Letter of Intent Sample

Dr. Harriet Green                                                                  July 15, 2013
Boston University
College of Engineering
44 Cummington Mall, Room 114
Boston, MA
U.S. 92099

Dear Dr. Green,

I am applying to attend the Boston University PhD program in Engineering which begind in January of 2014. My career objective is to become a scholar who investigates wireless communications using the visible spectrum (Smart Lighting ERC). I would also like to work as a professor at a university or as an engineer at an organization to invent the new technologies of tomorrow.

My passion for computer engineering started as soon as I had my first computer and got the opportunity to study its structure. Throughout my primary education, I was sure that I would attend a university to study computer science, and after being admitted to the National University of France (NUA), I have decided to devote my career to computer technology improvements. I believe that our future is closely related to computing systems.

Therefore, during my university studies, I have spent my spare time working as an assistant at an NUA testing laboratory. However, I have come to see that the use of light in order to transmit data can be limited in comparison to radio waves. There is a great amount of possibilities that can be developed due to this technology. There is a great need of professional research which involves analyzing technical environments from the perspective of using the visible spectrum, preferably built upon a comparative analysis with other types of spectrum. The visible light spectrum is 10,000 times larger than the radio-frequencies spectrum. I wanted to uncover other possible technologies. Thus, my decision to enter graduate school was made.

My first exposure across these studies came from the Southern School of Technologies, where I received my MA in Computing Technologies, on an agenda setting and framing while working on my research paper based upon the comparative analysis of spectrum types. Meanwhile, I had noticed the lack of English-language books on modern engineering available, even at the French National library. I had struggled to find some literature while traveling abroad and ordered books from online bookstores, but the more I read, the more I understood that French and European engineering theory was detached from research work done in the US.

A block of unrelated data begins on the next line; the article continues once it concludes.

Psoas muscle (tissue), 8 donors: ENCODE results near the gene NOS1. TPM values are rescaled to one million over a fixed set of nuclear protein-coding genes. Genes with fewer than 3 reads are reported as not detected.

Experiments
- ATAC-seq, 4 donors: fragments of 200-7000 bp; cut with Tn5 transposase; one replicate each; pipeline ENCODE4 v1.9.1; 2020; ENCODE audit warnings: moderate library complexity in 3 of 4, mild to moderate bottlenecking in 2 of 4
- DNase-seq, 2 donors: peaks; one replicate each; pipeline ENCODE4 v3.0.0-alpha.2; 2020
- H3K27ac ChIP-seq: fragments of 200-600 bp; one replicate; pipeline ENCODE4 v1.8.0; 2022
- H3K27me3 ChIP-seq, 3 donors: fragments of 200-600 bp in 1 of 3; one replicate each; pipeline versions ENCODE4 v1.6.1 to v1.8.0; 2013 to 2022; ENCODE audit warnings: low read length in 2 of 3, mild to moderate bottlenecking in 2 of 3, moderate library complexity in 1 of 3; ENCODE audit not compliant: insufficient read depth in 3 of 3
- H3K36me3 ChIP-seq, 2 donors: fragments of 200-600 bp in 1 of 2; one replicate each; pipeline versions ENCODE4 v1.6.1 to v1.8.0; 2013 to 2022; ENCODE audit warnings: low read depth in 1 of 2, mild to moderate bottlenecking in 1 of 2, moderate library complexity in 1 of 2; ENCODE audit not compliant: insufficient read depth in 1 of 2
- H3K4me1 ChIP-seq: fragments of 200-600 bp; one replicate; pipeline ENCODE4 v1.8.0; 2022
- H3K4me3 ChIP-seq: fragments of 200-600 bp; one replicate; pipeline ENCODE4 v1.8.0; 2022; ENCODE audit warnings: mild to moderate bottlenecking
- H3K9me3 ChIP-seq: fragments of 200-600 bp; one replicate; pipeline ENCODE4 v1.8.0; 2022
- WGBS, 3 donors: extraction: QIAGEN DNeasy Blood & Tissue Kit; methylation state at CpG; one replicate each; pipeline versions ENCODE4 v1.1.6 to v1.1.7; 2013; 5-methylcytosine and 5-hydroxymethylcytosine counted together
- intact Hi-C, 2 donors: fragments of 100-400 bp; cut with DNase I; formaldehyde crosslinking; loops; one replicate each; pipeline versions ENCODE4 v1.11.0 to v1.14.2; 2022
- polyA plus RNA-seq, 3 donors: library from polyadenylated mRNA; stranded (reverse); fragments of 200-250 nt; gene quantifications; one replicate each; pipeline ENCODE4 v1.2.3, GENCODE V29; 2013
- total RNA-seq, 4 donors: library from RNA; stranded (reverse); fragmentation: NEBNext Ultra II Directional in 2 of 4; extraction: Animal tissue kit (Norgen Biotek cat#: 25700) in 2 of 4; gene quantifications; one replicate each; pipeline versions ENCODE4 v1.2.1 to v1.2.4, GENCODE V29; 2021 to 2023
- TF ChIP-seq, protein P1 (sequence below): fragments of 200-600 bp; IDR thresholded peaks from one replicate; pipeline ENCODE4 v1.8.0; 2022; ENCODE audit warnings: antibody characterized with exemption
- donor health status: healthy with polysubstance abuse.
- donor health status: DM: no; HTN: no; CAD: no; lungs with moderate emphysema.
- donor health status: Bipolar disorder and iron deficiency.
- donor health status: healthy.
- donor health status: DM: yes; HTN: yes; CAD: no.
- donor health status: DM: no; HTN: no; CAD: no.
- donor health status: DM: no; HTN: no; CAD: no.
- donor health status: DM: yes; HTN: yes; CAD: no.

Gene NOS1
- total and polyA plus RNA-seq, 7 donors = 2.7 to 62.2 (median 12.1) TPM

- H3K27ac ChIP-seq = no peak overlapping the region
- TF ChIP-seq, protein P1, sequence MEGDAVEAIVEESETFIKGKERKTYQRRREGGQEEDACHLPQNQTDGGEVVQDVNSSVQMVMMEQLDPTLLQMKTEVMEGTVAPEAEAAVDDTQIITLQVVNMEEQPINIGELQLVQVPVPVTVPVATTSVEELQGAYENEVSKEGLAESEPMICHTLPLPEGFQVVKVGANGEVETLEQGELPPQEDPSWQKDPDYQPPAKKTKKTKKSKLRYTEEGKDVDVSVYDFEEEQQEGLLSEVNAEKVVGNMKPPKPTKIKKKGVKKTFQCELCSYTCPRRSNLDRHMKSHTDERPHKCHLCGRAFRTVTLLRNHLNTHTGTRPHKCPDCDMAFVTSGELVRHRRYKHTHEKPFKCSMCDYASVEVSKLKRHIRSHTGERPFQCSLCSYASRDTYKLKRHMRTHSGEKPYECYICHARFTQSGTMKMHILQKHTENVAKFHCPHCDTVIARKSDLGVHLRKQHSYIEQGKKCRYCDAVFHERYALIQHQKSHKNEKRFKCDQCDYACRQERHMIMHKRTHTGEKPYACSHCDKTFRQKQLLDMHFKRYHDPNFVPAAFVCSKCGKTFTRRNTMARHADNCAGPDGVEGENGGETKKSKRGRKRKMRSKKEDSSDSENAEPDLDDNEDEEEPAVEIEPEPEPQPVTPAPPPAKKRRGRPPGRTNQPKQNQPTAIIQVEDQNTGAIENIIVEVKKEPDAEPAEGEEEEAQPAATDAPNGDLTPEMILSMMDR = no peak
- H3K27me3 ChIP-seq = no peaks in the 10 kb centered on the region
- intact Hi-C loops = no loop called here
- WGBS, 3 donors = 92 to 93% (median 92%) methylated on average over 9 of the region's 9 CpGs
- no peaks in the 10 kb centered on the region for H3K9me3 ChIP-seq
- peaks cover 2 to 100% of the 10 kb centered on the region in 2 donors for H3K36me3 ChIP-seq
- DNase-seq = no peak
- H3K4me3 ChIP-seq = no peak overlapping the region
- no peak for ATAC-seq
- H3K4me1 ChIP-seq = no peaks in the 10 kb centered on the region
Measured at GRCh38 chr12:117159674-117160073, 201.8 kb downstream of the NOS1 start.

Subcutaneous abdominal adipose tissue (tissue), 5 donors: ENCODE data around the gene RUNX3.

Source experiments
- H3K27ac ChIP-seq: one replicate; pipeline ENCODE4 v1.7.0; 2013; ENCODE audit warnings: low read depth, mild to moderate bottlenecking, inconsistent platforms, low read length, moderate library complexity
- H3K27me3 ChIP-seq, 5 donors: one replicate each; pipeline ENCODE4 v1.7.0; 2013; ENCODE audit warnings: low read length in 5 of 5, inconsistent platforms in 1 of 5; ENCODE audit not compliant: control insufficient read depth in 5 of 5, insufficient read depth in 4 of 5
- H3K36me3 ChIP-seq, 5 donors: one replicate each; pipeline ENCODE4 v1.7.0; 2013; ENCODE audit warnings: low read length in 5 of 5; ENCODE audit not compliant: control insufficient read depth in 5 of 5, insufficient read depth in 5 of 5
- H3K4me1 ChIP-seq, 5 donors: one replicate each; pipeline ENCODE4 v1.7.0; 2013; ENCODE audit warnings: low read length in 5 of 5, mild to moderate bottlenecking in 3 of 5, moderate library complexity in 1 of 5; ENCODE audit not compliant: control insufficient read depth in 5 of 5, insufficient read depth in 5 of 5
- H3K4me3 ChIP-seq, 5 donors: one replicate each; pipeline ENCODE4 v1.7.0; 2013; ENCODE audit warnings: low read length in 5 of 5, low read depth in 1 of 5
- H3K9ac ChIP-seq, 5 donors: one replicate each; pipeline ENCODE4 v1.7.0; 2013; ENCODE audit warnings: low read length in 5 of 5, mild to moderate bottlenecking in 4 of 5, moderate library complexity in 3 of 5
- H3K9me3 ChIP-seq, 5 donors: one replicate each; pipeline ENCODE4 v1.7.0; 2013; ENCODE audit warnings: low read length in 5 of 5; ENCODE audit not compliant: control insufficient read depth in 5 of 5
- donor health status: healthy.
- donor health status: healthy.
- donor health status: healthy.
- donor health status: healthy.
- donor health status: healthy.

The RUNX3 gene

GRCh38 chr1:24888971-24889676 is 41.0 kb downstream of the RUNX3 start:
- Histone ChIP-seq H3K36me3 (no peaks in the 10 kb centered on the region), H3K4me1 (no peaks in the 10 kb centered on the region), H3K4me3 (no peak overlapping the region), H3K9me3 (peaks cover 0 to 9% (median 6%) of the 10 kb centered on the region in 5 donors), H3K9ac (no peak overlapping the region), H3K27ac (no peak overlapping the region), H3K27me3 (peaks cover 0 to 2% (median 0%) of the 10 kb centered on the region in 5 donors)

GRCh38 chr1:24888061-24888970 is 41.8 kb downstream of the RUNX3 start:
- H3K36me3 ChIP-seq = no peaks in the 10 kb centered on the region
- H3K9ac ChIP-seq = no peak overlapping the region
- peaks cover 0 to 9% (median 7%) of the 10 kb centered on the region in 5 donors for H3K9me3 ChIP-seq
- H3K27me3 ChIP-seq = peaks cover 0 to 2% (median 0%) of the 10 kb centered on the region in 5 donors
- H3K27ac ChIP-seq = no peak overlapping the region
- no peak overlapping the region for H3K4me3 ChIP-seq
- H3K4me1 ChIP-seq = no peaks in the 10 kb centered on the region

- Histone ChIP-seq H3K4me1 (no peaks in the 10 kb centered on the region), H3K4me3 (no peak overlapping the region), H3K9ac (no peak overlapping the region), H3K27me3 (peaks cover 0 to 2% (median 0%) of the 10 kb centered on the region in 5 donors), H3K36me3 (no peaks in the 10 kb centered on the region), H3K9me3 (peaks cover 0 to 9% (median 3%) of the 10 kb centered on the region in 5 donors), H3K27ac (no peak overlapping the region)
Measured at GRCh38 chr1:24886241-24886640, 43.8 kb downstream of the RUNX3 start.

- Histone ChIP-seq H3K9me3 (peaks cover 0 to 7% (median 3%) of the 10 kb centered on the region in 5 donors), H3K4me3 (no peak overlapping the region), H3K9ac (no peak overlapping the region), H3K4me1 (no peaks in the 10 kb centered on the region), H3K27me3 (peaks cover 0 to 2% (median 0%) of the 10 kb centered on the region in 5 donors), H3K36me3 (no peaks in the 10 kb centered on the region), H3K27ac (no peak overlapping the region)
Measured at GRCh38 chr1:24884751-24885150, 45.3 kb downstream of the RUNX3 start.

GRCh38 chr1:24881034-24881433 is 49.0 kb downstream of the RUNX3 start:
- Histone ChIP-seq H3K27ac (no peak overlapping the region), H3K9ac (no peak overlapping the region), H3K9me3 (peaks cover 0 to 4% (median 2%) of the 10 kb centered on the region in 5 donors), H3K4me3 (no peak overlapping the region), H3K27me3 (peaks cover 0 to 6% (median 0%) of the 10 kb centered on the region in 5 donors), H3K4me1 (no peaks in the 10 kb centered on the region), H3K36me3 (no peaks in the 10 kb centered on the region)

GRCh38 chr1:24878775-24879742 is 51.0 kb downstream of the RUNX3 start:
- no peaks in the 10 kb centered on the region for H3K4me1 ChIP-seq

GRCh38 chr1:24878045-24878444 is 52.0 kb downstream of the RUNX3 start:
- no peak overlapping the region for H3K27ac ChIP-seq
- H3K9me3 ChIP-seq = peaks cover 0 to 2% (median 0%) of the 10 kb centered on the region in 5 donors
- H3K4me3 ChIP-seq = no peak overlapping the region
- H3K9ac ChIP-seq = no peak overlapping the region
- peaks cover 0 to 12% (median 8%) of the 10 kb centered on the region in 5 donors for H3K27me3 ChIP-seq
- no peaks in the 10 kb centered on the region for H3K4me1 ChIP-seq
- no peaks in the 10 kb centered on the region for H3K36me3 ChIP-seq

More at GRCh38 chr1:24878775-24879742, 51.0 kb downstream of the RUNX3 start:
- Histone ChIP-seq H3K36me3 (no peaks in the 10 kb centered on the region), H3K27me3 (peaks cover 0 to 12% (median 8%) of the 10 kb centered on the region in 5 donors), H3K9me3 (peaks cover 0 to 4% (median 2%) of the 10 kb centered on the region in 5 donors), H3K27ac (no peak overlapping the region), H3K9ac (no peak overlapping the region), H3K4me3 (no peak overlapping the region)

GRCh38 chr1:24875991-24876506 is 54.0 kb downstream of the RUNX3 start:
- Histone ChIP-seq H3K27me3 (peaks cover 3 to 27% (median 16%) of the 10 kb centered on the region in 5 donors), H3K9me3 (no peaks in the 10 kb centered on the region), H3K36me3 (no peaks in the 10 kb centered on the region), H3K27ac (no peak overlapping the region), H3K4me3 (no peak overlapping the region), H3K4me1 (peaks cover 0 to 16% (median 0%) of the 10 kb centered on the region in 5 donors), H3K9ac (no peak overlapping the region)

The PhD program at Boston University has been an intellectual lifeline for me. In addition to the literature of which I can only dream of reading, I have also met brilliant engineers who have inspired me to think deeply about my own research interests. Their studies based on comparative spectrum analysis made me ponder the possibility of applying theories from the Southern School of Technologies to visible light communications (VLC) research.

I want to surmise whether Smart Lighting ERC is able to exploit its capacity with suitable electronics. As to the research of Southern School of Technologies, the intensity of the light signal can be controlled rather well, and a large variety of techniques can be applied to this signal. I wish to study how VLCs can be designed under conditions of the core center outcomes of increased safety, energy efficiency, productivity and health. My fluency in several successful research assignments and my resulting familiarity with modern technological theories puts me in a unique position to implement this research.

I am fortunate to join a team of pioneers in my field through the newly created French Technologies of Future (FTF) organization after my graduation. In addition to my direct responsibilities, I am also taking part in numerous seminars and lectures, organized by the FTF and its partners. Moreover, I have also became a technical researcher at the laboratories of FTF. All my activities that I mentioned above are an excellent preparation for my doctorate program, as I am achieving a better understanding of spectral processes within and outside France. I make strong relationships with native and foreign engineers for exchanging scientific knowledge – their expertise and studies will benefit my future research work.

My wish to continue my studies at the Boston University is founded on the groundbreaking research traditions and outstanding faculty members within your Department of Engineering – features that were highly praised by my former professors in France. I am delighted that, unlike European universities, your program gives me two more years for my research improvement and investigation of new technologies as well as taking courses from related centers such as the Photonics Center and the Laboratory of Integrated Nanophotonics & Biosensing Systems before writing a dissertation. With many outstanding and innovative engineers working in your department, I know that I will finish my research and provide more wireless capabilities for the future, as well as pursue my ambition to become a scholar.

Brandon Sheer